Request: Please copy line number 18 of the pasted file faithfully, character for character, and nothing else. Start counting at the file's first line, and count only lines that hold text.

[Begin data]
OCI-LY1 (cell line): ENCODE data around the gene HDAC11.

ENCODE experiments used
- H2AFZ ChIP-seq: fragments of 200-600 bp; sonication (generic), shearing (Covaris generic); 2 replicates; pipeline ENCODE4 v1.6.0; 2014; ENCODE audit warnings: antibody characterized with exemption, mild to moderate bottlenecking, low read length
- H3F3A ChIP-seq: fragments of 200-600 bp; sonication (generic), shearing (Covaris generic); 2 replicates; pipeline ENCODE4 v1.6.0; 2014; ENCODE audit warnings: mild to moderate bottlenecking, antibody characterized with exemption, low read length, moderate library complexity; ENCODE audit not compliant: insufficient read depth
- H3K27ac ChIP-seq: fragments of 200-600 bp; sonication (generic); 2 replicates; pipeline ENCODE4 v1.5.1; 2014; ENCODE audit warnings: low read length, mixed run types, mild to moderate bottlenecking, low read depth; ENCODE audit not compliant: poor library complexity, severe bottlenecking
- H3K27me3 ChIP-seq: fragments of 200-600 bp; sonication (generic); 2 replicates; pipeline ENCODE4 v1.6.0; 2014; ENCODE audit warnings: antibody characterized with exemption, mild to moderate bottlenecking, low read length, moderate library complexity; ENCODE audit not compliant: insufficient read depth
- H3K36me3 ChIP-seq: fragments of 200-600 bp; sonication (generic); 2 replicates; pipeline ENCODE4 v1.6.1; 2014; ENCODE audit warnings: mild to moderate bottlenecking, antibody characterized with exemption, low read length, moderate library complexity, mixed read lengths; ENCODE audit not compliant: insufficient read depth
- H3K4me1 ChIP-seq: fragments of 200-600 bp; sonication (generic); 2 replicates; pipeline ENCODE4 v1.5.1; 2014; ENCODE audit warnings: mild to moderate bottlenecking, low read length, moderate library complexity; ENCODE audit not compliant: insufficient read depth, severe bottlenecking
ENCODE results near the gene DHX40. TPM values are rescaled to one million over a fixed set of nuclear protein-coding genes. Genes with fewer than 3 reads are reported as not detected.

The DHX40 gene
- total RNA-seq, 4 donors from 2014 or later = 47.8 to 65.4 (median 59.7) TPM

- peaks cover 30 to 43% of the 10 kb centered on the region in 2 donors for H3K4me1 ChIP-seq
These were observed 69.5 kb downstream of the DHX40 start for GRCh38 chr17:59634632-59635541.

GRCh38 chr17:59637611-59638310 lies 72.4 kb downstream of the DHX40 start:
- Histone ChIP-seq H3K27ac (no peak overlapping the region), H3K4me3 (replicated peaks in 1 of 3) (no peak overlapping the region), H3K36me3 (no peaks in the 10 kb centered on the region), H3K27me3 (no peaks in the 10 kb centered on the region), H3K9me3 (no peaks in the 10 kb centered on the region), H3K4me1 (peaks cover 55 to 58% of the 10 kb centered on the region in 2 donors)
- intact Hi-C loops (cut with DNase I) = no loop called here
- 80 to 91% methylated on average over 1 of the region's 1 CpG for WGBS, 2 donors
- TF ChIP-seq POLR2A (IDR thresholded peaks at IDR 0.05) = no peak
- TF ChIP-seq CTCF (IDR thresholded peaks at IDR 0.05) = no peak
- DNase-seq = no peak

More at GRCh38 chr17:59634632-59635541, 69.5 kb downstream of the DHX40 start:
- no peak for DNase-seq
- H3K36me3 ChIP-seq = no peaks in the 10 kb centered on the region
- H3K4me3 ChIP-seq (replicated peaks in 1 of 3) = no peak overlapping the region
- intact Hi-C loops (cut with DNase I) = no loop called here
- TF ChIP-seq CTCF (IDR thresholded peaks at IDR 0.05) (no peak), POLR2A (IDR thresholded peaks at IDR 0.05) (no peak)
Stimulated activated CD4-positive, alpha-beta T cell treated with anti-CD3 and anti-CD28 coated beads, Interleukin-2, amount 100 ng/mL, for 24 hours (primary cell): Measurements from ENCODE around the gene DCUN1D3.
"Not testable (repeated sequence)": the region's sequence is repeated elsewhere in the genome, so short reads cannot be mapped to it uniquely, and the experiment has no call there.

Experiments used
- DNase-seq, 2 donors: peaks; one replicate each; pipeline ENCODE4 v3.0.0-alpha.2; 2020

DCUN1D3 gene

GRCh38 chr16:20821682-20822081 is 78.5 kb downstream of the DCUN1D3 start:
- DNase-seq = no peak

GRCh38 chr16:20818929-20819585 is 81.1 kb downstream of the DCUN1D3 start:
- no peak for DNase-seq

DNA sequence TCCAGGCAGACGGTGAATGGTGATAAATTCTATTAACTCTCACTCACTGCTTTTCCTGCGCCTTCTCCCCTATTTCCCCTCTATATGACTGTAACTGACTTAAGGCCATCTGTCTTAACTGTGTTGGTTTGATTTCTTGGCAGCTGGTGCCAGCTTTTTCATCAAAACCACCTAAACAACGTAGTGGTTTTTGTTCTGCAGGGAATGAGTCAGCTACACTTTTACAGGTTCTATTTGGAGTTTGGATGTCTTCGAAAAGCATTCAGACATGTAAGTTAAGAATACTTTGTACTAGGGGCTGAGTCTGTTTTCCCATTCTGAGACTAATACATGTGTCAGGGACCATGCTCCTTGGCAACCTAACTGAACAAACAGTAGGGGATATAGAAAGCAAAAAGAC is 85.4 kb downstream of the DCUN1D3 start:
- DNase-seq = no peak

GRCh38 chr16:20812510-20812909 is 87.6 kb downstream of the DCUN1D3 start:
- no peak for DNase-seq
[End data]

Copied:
- TF ChIP-seq POLR2A (IDR thresholded peaks at IDR 0.05) = no peak